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Review of Moscardino, from Jeremy Noel-Tod, in The Times Literary Supplement


“Pea (Enrico) ” appears in Ezra Pound’s Pisan Cantos LXXX as the man who fitted the mahogany counters in the Bank of Egypt in Alexandria. When Pea first met E.P. in Italy in 1941, he was quizzed intensely about “the precise extent to which the fellaheen were exploited by the Jews, the Greeks, and the English intruders. ” Pound was already broadcasting on Rome Radio against the Allies and “the Jews” a fact quietly elided by the prefatory matter here but in October that year he was also broadcasting in typically God-on-a-soapbox support of Pea: “This is just announcin’ that Italy has a writer, and it is some time since I told anybody that ANY country on earth had a writer. ”

Unsurprisingly, Pea’s reputation abroad was not much boosted, and Pound’s contemporaneous translation of Moscardino, the first novella in a tetralogy, did not appear until 1955. This finely-printed new edition attests that Pound’s literary judgement had not gone as awry as his politics: Pea is undoubtedly “a writer” of unusual quality. The radio speech’s comparison with “Tom Hardy,” though, is misleading: both writers deal in peasant melodrama, but Pea’s narrative voice is ironically compressed, quite unlike Hardy’s loquacious local historian. Lyrical vignettes and sentences wrought with Flaubertian realism “Prolix by nature, knobby of nose he shaved his dry face daily” are rendered in a musically enriched English prose which only occasionally clots, or stumbles on Pound’s hammy Americanization of Pea’s dialect phrases.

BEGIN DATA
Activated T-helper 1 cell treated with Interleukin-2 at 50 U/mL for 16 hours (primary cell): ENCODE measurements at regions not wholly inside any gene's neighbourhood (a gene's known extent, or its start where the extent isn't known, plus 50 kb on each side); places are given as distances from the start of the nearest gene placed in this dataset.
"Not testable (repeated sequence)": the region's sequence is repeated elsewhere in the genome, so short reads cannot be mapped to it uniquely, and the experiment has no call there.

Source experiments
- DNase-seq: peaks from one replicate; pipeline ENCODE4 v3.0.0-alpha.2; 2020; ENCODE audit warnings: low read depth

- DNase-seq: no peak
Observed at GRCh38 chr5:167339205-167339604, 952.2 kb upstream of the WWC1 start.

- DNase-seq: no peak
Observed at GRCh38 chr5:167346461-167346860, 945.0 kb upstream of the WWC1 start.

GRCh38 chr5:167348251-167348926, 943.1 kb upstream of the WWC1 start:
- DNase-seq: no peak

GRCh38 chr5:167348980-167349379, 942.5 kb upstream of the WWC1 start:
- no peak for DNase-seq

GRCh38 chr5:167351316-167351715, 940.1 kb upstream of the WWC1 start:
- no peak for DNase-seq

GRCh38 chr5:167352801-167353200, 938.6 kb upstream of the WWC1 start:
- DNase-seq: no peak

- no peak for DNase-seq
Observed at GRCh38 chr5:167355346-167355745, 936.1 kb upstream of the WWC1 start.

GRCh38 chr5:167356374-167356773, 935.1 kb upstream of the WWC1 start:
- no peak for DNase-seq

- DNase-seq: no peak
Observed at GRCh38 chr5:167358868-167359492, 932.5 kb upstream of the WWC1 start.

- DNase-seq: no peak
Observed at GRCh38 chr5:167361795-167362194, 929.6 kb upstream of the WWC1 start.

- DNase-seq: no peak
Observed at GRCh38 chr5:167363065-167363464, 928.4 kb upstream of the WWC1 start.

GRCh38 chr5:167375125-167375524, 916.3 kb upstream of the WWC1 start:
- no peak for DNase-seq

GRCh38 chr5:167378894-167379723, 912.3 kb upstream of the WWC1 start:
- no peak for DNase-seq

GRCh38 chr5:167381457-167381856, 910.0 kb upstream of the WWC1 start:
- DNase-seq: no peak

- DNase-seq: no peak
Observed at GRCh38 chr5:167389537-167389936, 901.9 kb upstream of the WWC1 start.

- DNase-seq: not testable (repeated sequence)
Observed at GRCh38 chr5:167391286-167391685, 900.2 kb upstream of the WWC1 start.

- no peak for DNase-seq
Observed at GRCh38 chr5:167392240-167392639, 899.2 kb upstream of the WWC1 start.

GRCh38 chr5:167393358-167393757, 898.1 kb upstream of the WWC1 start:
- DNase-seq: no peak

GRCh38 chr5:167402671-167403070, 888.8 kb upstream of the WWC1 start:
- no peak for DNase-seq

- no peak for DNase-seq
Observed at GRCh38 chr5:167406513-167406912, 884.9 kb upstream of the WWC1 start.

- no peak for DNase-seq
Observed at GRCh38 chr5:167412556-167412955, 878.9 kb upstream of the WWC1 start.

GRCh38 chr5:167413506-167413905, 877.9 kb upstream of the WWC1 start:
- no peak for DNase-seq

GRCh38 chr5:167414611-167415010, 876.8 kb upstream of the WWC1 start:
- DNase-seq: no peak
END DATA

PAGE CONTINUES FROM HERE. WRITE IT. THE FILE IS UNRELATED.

The story [is] a Shakespearean tale of a husband’s violent jealousy redeemed in later life by paternal affection moves from the mythological passions of an older generation (painted, admittedly, with streaks of Hardyesque hellish red) to the more life-sized childhood of the eponymous narrator. Pound translates this domestic tragicomedy with the sympathetic intensity and tenderness of attention that would characterize the poetry written after his imprisonment and mental breakdown at Pisa four years later. His daughter, Mary de Rachewitz, laments in her preface that Pound’s “humility and gentleness, ” “fun” and “efficiency” in his family life have been overshadowed by his imperious public persona; indirectly, all those qualities are evident in this translation.

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